Human resources management is highly sensitive to change of any kind, perhaps more than any other function. This holds particularly true for small and medium enterprises because they are, more often than not, populated by hidebound old-age employees. For such people, changing with the times does not come easily and the change management methods and techniques employed by the HRD in such organizations has to take their rigidity in stride, while simultaneously executing any comprehensive business and process reengineering procedures.
Here, it is prudent to understand that the SME (small and medium enterprises) sector is the very lifeblood of the Australian economy and that is why the effective management of their man power resources at any and all stages of the organizational transition are essentially fundamental to the achievement of highly sustainable performance. This applies to not just their respective departments, but all across the length and breadth of the organisation.
However, many companies tend to see it as a really huge commitment in terms of both time and effort, and sometimes even as an imposition of sorts. It has been seen that in most cases, if an organization has less than 50 employees, the management prefers not to have a standalone HRD in the first place.
But that is generally because the owner and the managers have not been able to, or have not bothered to acquire the management training that they would have otherwise gotten had they worked for a spell of time in a much larger business organization. This issue is more prominent in old family-owned and run business as opposed to more decentralized organizations.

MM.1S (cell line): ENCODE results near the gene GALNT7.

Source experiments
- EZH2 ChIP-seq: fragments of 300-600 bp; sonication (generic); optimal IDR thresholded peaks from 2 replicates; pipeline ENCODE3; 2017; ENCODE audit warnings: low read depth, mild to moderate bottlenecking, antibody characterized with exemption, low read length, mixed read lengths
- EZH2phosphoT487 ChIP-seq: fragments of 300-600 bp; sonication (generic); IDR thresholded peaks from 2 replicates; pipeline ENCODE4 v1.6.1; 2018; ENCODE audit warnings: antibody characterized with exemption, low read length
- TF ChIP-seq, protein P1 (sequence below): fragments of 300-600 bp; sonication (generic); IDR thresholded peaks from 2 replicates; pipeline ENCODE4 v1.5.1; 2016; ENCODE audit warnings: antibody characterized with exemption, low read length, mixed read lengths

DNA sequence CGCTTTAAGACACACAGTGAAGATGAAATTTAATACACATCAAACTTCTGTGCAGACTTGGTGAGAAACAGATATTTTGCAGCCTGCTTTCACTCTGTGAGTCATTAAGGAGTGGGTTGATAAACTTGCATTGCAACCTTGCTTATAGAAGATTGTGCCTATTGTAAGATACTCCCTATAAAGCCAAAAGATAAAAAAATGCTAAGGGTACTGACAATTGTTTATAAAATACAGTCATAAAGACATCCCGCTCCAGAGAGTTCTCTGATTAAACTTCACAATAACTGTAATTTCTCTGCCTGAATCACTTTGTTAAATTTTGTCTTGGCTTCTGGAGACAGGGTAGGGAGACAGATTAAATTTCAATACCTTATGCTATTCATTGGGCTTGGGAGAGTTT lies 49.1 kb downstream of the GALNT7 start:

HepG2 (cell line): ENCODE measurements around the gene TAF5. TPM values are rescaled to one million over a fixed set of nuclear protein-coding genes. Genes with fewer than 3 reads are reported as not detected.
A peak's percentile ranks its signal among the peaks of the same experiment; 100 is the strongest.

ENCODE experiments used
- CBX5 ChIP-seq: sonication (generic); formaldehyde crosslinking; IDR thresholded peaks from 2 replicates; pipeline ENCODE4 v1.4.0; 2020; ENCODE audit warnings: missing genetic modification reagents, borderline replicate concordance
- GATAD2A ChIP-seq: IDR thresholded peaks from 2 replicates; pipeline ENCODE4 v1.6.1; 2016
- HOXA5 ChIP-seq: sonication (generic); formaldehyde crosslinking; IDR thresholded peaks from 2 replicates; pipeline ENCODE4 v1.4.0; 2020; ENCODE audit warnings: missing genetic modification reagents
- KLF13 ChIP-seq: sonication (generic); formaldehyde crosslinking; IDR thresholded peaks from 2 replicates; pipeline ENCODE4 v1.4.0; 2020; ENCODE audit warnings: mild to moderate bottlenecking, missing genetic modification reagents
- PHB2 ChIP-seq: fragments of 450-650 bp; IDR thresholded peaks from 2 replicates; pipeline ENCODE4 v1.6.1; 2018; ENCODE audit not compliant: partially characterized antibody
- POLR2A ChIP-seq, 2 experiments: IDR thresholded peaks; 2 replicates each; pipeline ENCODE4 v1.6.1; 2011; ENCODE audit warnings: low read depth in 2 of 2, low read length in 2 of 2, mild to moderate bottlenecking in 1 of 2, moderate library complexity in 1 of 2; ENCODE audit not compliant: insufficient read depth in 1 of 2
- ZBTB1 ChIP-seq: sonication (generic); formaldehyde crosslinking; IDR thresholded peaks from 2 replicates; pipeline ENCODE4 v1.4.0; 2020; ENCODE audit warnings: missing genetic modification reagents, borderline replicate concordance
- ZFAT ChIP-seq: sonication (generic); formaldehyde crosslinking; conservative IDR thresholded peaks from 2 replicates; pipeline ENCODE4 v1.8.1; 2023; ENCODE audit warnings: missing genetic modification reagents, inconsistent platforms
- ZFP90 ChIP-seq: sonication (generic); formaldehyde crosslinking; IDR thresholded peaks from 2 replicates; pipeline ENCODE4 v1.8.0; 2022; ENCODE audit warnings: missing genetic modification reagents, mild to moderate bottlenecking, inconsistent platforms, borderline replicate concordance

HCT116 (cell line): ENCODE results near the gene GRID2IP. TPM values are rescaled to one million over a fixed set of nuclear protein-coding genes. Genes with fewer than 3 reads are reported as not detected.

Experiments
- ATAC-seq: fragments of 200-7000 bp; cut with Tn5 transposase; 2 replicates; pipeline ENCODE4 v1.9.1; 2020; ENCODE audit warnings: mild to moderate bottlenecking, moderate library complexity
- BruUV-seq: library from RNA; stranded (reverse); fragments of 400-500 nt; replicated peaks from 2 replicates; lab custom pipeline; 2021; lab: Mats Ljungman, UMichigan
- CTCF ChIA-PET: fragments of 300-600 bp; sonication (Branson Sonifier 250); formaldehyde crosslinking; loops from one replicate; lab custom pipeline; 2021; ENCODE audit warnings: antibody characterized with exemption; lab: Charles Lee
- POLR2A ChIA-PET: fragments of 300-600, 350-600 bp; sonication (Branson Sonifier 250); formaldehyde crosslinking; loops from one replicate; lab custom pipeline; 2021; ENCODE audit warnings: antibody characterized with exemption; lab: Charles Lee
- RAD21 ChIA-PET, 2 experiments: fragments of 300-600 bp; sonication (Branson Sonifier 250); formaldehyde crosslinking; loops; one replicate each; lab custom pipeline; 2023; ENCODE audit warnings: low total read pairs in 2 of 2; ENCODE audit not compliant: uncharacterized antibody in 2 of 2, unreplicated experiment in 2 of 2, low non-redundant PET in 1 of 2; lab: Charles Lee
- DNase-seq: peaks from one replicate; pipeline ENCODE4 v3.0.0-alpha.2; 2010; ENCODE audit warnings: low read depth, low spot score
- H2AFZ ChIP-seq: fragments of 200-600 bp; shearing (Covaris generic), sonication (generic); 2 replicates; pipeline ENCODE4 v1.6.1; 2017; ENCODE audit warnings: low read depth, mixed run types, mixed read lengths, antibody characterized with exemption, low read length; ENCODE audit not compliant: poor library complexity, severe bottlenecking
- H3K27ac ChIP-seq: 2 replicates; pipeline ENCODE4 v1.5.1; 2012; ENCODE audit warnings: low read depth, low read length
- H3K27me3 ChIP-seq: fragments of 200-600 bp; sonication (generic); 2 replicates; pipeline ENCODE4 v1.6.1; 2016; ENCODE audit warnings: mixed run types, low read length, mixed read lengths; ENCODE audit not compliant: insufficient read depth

Such organizations are highly focused on sales and profits alone and generally do not focus on their people-related issues until it is all too urgent to do so. Then, they suddenly realise that at least for ‘firefighting purposes’ they need an HR department, as soon as possible. It is also important that a comparatively more proactive approach should be used, since many small businesses tend to be traditionally shy of HR practices.
Nevertheless, overcoming such shyness can turn out to be of a really huge benefit quite often. Really large companies tend to strive for an element of consistency, but many small scale employers usually opt for excellence. That is why they not just want but actually need their staff members to go the proverbial extra mile. In fact, this is their key differentiating factor and sustainable competitive advantage. Ultimately, if they are not able to do so, they will most certainly not be able to compete against the larger companies. The latter can easily use their economies of scale to produce the same products at considerably lesser rates. Here organizations such as Employment Innovations HR services (EIN) come into the picture to impart just the right range of training and motivation to ensure that the workforce performs to its full potential.
The is where the HR function can come to the fore. It can easily create a better and more efficient workforce through both training and motivation of the employees of the organization.